What a topic! Who ever said the Bible was not relevant anymore! We do tend to be judgmental over appearances (I don’t think it’s just me). I’ve heard tell of a pastor who, on his first Sunday in his new church, dressed in tattered clothes and entered the building like every other parishioner. You can imagine the anticipation in church that day was palpable as the people waited to hear the new preacher! What a surprise the congregation had when their pastor came from the shadows where he had been asked to wait and walked up to take his place behind the pulpit. He preached a compelling, wordless sermon that day.
James’ Jewish audience must have needed to hear about the dangers of prejudice. It isn’t a bad reminder for any of us. There has to be a healthy way to associate with people who are different from us. It’s easy to look at people and see them through the lens of some stereotype we’ve learned along the way. What helps me when I’m surrounded by people who look different than me (and in Mexico I am surely the minority) is to remember God loves them as much as he loves me.
The whole discussion about rich and poor makes sense in our culture, too. Both in the United States where I grew up and here in Mexico where I now reside, there are distinctions when it comes to financial position. In James’ day, there would also have been slave and free distinctions that would play into to whole matter of status.
What about this statement? “Hasn’t God chosen the poor in this world to be rich in faith? Aren’t they the ones who will inherit the Kingdom he promised to those who love him?” In other words, it would make more sense to show preference to the poor! But I don’t think that’s meant to disparage the rich. I think that I am rich beyond measure when I think of how much I have been given that isn’t necessarily monetary. I think the important thing is the last part of that line is that the Kingdom is promised to those who love him. Rich people can definitely love and serve God.
God doesn’t have favorites when it comes to people. We are all his favorite as the God character in the movie, “The Shack” suggests! However, Jesus had a heart for the poor and those who were weak. Luke 6:20-21: “Then Jesus turned to his disciples and said, ‘God blesses you who are poor, for the Kingdom of God is yours. God blesses you who are hungry now, for you will be satisfied. God blesses you who weep now, for in due time you will laugh.’” Jesus doesn’t forget about any of us!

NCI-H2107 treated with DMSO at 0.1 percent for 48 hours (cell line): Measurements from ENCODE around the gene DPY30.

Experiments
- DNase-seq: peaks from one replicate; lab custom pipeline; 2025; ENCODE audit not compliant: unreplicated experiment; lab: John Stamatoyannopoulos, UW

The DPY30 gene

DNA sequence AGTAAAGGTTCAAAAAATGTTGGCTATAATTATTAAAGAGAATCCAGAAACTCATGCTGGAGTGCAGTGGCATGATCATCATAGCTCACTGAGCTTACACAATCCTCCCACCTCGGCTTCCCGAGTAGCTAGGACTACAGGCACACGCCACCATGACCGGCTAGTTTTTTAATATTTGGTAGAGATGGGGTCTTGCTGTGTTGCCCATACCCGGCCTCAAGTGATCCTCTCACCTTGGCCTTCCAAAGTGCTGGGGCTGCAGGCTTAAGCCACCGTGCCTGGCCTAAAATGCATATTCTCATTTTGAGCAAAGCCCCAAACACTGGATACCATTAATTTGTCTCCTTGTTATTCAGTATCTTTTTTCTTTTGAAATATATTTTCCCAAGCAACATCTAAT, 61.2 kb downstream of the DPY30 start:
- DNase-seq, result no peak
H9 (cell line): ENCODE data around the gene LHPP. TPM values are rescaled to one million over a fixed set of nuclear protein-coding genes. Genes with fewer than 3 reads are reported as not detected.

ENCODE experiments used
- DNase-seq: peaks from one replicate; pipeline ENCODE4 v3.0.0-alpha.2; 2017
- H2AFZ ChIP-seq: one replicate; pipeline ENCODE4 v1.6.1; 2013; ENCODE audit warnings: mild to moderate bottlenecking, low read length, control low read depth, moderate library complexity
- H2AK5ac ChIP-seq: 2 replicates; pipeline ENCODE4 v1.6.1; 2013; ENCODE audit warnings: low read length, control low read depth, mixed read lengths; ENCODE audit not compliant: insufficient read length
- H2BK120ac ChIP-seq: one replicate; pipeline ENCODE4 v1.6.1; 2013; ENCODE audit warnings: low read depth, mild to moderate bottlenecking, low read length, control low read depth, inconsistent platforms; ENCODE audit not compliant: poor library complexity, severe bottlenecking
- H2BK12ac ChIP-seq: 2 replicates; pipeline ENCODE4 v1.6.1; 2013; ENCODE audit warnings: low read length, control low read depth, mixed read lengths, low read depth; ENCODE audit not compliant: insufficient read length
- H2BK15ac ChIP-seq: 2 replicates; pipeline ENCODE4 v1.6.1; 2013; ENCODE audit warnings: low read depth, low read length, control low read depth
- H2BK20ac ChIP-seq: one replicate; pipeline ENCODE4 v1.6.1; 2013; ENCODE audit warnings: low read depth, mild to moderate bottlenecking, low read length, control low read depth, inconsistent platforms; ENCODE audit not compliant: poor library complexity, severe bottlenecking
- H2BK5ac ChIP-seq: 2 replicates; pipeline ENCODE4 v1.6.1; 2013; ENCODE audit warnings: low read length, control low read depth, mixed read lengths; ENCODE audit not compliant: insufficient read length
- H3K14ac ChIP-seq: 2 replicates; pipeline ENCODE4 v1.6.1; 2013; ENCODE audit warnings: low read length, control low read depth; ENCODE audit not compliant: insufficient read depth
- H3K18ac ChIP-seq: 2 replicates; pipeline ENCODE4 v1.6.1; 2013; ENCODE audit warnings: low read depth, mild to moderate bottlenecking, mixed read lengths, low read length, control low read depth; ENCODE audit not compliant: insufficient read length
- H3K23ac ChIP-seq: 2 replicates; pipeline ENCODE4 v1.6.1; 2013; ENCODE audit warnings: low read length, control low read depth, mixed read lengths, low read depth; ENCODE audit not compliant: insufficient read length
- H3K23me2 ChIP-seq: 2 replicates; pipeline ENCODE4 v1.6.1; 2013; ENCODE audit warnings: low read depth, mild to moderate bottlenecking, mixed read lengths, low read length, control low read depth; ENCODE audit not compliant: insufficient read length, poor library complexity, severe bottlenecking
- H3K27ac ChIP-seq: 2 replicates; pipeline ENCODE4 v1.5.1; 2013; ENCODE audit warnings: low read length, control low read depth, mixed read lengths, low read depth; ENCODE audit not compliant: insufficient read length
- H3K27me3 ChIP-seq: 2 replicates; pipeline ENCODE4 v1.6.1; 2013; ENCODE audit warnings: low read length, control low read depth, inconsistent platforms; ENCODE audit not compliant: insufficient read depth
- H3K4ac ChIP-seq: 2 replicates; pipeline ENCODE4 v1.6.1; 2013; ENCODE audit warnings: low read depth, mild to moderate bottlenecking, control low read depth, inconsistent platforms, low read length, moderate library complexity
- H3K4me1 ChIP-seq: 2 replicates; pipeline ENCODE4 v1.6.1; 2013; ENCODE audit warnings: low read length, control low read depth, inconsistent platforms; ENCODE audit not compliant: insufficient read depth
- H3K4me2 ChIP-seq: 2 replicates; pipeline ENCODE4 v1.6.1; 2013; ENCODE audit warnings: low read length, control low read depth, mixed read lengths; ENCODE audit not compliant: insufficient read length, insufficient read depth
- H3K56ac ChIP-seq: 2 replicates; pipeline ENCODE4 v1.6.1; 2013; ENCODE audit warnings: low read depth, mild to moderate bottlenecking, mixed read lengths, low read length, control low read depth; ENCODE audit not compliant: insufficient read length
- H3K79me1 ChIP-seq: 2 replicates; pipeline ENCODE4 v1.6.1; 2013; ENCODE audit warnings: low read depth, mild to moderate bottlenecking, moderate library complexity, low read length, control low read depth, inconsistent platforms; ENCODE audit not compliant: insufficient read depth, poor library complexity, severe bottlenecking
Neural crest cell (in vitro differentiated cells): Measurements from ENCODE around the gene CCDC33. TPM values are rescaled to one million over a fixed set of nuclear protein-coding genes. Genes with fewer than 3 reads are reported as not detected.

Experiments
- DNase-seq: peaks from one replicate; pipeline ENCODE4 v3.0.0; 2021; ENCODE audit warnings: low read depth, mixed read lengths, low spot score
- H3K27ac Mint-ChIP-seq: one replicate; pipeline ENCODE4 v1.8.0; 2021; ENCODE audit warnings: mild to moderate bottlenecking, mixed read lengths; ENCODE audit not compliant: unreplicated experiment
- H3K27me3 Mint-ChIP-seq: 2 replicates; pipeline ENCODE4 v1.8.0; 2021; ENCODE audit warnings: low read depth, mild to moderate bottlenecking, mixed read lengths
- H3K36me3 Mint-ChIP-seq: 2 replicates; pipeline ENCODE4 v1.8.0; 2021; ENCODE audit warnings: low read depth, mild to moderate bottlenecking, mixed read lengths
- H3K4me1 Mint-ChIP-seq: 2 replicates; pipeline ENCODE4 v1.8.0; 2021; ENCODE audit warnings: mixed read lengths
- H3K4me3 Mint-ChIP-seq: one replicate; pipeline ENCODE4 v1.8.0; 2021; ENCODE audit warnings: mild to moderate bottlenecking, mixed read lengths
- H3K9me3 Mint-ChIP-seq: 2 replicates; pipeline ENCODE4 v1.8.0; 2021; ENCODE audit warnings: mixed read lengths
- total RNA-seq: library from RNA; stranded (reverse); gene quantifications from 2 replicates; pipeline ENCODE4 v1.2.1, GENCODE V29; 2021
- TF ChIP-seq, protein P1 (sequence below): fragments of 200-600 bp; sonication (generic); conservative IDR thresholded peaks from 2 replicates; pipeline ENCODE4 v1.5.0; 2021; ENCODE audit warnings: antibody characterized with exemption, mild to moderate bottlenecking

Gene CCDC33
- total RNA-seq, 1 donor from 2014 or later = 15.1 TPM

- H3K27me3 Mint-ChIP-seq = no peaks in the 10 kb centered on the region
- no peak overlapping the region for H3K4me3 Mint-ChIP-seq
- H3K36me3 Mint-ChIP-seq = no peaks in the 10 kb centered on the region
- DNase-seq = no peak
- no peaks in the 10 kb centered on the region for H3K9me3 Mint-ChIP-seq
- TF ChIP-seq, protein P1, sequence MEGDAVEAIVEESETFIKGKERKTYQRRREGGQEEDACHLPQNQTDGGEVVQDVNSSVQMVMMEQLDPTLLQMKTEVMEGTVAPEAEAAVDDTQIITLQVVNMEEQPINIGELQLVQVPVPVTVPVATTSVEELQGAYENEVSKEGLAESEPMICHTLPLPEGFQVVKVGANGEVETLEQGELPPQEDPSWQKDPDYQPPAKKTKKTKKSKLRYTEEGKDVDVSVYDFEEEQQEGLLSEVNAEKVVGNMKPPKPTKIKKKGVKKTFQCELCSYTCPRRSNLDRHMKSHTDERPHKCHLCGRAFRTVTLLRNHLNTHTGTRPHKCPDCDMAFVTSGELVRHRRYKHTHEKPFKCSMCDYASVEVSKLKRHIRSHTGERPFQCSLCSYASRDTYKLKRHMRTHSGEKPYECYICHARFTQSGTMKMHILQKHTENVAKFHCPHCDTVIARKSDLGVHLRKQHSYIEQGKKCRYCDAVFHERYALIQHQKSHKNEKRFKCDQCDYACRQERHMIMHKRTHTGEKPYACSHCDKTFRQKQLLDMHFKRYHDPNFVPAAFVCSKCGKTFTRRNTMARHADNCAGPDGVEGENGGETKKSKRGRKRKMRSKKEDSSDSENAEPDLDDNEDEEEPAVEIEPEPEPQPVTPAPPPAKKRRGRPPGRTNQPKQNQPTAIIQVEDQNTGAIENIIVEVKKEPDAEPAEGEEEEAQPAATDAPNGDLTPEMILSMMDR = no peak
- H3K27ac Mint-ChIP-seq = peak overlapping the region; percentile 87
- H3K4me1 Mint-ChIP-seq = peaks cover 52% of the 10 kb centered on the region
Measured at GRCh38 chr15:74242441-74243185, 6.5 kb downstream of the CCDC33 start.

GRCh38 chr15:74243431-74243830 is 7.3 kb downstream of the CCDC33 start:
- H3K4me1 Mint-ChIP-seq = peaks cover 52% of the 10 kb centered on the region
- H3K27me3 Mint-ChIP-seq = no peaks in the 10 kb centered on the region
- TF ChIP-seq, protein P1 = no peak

Beyond the rich vs. poor example, we’re given a very important truth. Just as Jesus told us to love one another, James is reminding us of this truth. James doesn’t use any labels when he says, “Love your neighbor as yourself.” James also gives us a warning about loving others. “But if you favor some people over others, you are committing a sin. You are guilty of breaking the law.” Bam! No favorites!
Next time you catch a cross-country flight or simply take the bus across town, look around at what you see. Rich and poor. Dirty and clean. Happy and sad. God loves them all.
Finally, James adds some “homework” for us. “There will be no mercy for those who have not shown mercy to others.” If we are looking forward to receiving mercy for our stumbles and sinfulness, we must also show mercy to others. Is that hard for you?
How are you feeling led to serve your fellow man right now? Write down some thoughts and start to process how you can make it happen.
Let’s pray. Father, thank you for all of the wonderful people I have come into contact with during my life. I pray, too, for those people I will yet meet who will need a touch from you. Help me to be open and willing to help them and honor you. In Jesus’ name. Amen.